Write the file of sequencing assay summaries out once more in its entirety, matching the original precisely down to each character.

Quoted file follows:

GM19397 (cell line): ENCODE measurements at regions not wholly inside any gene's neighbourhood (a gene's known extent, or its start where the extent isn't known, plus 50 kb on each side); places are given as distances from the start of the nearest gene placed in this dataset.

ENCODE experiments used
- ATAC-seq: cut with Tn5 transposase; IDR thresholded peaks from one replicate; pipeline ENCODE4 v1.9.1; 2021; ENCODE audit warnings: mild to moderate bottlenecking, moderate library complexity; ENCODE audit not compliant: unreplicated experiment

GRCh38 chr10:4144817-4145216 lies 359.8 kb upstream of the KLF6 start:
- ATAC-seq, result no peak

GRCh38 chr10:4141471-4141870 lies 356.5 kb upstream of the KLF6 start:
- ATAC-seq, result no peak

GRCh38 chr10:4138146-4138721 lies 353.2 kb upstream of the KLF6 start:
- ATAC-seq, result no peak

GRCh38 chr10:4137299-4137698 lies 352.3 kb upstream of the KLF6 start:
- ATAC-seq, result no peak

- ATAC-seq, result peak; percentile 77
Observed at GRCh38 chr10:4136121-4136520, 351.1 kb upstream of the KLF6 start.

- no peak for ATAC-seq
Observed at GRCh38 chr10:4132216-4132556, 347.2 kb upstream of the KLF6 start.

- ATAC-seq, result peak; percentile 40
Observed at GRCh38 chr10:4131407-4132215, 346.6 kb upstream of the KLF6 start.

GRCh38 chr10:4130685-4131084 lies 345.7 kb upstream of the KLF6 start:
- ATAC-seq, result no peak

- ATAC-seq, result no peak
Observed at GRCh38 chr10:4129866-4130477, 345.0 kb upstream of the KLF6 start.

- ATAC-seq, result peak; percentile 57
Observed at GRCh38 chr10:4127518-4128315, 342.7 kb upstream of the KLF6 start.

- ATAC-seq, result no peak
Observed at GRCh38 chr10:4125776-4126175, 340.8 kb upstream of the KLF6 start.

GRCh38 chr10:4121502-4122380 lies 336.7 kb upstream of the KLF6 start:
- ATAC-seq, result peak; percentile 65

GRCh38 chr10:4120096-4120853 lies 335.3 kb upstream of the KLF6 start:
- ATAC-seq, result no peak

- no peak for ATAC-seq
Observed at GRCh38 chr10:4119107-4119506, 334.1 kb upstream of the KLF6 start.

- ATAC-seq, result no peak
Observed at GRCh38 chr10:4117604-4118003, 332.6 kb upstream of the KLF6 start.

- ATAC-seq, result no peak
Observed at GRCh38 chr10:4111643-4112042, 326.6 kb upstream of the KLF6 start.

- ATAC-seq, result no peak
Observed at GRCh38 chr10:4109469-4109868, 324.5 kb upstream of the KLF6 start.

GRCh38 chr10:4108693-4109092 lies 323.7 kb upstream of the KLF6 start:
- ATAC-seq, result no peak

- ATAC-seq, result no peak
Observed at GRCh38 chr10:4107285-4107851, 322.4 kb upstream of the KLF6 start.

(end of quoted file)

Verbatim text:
GM19397 (cell line): ENCODE measurements at regions not wholly inside any gene's neighbourhood (a gene's known extent, or its start where the extent isn't known, plus 50 kb on each side); places are given as distances from the start of the nearest gene placed in this dataset.

ENCODE experiments used
- ATAC-seq: cut with Tn5 transposase; IDR thresholded peaks from one replicate; pipeline ENCODE4 v1.9.1; 2021; ENCODE audit warnings: mild to moderate bottlenecking, moderate library complexity; ENCODE audit not compliant: unreplicated experiment

GRCh38 chr10:4144817-4145216 lies 359.8 kb upstream of the KLF6 start:
- ATAC-seq, result no peak

GRCh38 chr10:4141471-4141870 lies 356.5 kb upstream of the KLF6 start:
- ATAC-seq, result no peak

GRCh38 chr10:4138146-4138721 lies 353.2 kb upstream of the KLF6 start:
- ATAC-seq, result no peak

GRCh38 chr10:4137299-4137698 lies 352.3 kb upstream of the KLF6 start:
- ATAC-seq, result no peak

- ATAC-seq, result peak; percentile 77
Observed at GRCh38 chr10:4136121-4136520, 351.1 kb upstream of the KLF6 start.

- no peak for ATAC-seq
Observed at GRCh38 chr10:4132216-4132556, 347.2 kb upstream of the KLF6 start.

- ATAC-seq, result peak; percentile 40
Observed at GRCh38 chr10:4131407-4132215, 346.6 kb upstream of the KLF6 start.

GRCh38 chr10:4130685-4131084 lies 345.7 kb upstream of the KLF6 start:
- ATAC-seq, result no peak

- ATAC-seq, result no peak
Observed at GRCh38 chr10:4129866-4130477, 345.0 kb upstream of the KLF6 start.

- ATAC-seq, result peak; percentile 57
Observed at GRCh38 chr10:4127518-4128315, 342.7 kb upstream of the KLF6 start.

- ATAC-seq, result no peak
Observed at GRCh38 chr10:4125776-4126175, 340.8 kb upstream of the KLF6 start.

GRCh38 chr10:4121502-4122380 lies 336.7 kb upstream of the KLF6 start:
- ATAC-seq, result peak; percentile 65

GRCh38 chr10:4120096-4120853 lies 335.3 kb upstream of the KLF6 start:
- ATAC-seq, result no peak

- no peak for ATAC-seq
Observed at GRCh38 chr10:4119107-4119506, 334.1 kb upstream of the KLF6 start.

- ATAC-seq, result no peak
Observed at GRCh38 chr10:4117604-4118003, 332.6 kb upstream of the KLF6 start.

- ATAC-seq, result no peak
Observed at GRCh38 chr10:4111643-4112042, 326.6 kb upstream of the KLF6 start.

- ATAC-seq, result no peak
Observed at GRCh38 chr10:4109469-4109868, 324.5 kb upstream of the KLF6 start.

GRCh38 chr10:4108693-4109092 lies 323.7 kb upstream of the KLF6 start:
- ATAC-seq, result no peak

- ATAC-seq, result no peak
Observed at GRCh38 chr10:4107285-4107851, 322.4 kb upstream of the KLF6 start.